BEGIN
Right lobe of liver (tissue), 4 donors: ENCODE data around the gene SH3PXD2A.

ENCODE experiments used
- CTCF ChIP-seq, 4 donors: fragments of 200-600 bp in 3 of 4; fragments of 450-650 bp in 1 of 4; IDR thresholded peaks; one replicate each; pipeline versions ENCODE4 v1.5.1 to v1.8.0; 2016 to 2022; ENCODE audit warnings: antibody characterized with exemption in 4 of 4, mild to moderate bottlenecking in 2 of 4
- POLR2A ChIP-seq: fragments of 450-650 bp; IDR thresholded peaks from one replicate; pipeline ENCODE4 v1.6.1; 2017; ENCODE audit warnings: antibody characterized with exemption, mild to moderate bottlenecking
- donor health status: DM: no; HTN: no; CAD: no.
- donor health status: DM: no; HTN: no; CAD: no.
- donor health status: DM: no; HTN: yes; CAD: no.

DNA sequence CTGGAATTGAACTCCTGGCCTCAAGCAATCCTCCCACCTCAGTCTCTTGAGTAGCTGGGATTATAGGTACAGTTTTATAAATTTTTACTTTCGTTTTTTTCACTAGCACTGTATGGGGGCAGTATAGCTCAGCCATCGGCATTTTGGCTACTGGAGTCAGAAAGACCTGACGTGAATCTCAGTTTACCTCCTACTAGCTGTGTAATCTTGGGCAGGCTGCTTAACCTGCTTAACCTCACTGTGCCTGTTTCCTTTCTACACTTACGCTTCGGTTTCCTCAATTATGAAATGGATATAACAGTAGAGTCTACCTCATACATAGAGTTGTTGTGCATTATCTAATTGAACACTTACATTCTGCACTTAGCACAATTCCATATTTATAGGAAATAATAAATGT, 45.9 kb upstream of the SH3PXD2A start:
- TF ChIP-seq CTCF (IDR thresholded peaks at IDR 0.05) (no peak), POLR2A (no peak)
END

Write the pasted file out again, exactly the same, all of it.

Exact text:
Right lobe of liver (tissue), 4 donors: ENCODE data around the gene SH3PXD2A.

ENCODE experiments used
- CTCF ChIP-seq, 4 donors: fragments of 200-600 bp in 3 of 4; fragments of 450-650 bp in 1 of 4; IDR thresholded peaks; one replicate each; pipeline versions ENCODE4 v1.5.1 to v1.8.0; 2016 to 2022; ENCODE audit warnings: antibody characterized with exemption in 4 of 4, mild to moderate bottlenecking in 2 of 4
- POLR2A ChIP-seq: fragments of 450-650 bp; IDR thresholded peaks from one replicate; pipeline ENCODE4 v1.6.1; 2017; ENCODE audit warnings: antibody characterized with exemption, mild to moderate bottlenecking
- donor health status: DM: no; HTN: no; CAD: no.
- donor health status: DM: no; HTN: no; CAD: no.
- donor health status: DM: no; HTN: yes; CAD: no.

DNA sequence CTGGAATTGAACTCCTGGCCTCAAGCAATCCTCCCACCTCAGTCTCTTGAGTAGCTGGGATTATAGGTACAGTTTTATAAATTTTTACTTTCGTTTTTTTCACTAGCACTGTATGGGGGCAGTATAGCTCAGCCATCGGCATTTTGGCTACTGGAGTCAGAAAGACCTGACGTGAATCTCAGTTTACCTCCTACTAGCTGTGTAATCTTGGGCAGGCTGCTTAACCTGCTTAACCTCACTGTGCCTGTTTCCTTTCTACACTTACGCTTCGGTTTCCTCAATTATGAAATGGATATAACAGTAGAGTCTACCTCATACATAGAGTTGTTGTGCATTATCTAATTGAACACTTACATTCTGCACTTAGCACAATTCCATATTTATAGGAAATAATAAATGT, 45.9 kb upstream of the SH3PXD2A start:
- TF ChIP-seq CTCF (IDR thresholded peaks at IDR 0.05) (no peak), POLR2A (no peak)